3 different companies hired to bus Halifax-area students starting this fall
Stock Transportation, which has faced criticism, gets special-needs contract
The Halifax Regional Centre for Education is hiring three different transportation companies to provide bus services for students across the region starting this fall.
The change comes after mounting concerns with Stock Transportation, which previously held the contract and had been criticized for poor communication with parents and reliability issues.
It is one of the three companies selected and will be tasked with providing transportation for special-needs students beginning in September 2020.
"I think we've proven over the last eight months that we're making steps in the right direction," Pat Meagher, Stock's director for Atlantic Canada, said Thursday. "We've made some huge changes. We brought in some transportation specialists from different parts of Canada and Nova Scotia."
Last June, the province announced it was terminating Stock's 10-year contract three years into the deal, and the school bus service was put out to tender a month later.
Meagher said Stock had bid on covering all the routes again. "We were hoping for more. We're happy with what we got," he said.
The Halifax Regional Centre for Education (HRCE) said it is confident Stock's changes will prevent the problems of the past from occurring again.
"We have heard that a couple of years ago, the service delivery standard wasn't OK," said Elwin LeRoux, the executive director of HRCE.
He said with the new contracts, the regional centre will be building the routes, and parents will be contacting them if they have issues, instead of the bus companies directly.
Student Transportation of Canada and Southland Transportation have also been contracted to transport students beginning in September. Both are seeking to hire drivers currently employed by Stock.
"A lot of drivers get attached to their children and know the parents well," said Murray Glass, who works with Southland. "If they want to stay on the runs, as long as they meet our criteria, we're more than happy to bring them onboard."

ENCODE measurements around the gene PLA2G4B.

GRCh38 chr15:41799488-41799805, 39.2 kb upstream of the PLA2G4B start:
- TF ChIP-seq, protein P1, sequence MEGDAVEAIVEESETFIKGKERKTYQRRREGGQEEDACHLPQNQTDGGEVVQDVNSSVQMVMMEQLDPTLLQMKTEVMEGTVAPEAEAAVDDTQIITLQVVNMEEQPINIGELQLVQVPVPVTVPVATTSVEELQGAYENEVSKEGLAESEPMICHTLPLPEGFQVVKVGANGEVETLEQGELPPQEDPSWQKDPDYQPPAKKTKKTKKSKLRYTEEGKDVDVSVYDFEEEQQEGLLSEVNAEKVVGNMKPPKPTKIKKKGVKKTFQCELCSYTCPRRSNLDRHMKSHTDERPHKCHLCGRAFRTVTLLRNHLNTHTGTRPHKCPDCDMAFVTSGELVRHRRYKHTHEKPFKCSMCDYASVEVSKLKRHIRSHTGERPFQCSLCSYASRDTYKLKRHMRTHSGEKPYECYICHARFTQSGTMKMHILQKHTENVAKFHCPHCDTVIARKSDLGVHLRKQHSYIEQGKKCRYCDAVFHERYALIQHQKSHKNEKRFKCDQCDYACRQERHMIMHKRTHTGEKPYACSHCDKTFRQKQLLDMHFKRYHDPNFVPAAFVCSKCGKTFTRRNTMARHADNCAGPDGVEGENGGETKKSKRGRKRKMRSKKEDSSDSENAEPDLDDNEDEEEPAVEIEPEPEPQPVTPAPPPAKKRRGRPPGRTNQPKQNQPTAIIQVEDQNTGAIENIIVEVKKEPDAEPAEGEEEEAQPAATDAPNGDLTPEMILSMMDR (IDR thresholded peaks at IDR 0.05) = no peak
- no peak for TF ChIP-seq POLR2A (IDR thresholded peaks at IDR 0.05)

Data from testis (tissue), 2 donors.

He points out his company has been in business for 60 years in the western provinces.
"Our minimum threshold that we strive for is 99.5 per cent preventable on time," he said. "By preventable, I mean we can't control the weather, or if there's traffic jams due to collisions and issues like that."
Chris Harwood, president of Student Transportation, said his company has been "intrigued" by the Halifax market for some time.
"I am confident that we're going to be able to do this. In no way are we taking it lightly. However, we have done this before in similar and even larger-sized markets."
Student Transportation of Canada will provide service to the family of schools connected to Citadel High, Duncan MacMillan, Eastern Shore, Halifax West, J.L. Ilsley, Millwood, Lockview, Musquodoboit Rural and Sir John A. Macdonald.
Southland Transportation will provide service for the family of schools connected to Auburn High, Bedford, Forsyth Education Centres, Charles P. Allen, Cole Harbour District, Dartmouth High, Island View, Prince Andrew and Sackville High.
It's unknown yet if the two new companies will unionize their employees. Stock's drivers are currently members of the Nova Scotia Government and General Employees Union.
Union president Jason MacLean said he's been talking to Southland and Student Transportation, and hopes to have answers for his members soon.
Another change will be that communication will be led by HRCE, so parents will no longer have to contact the bus companies with questions and concerns.
The contracts are for five years, with the option of extending them for an additional two.
The projected cost could save HRCE $631,000, but there are many variables that could drive it up.
Busing through the remainder of this school year will continue to be provided by Stock.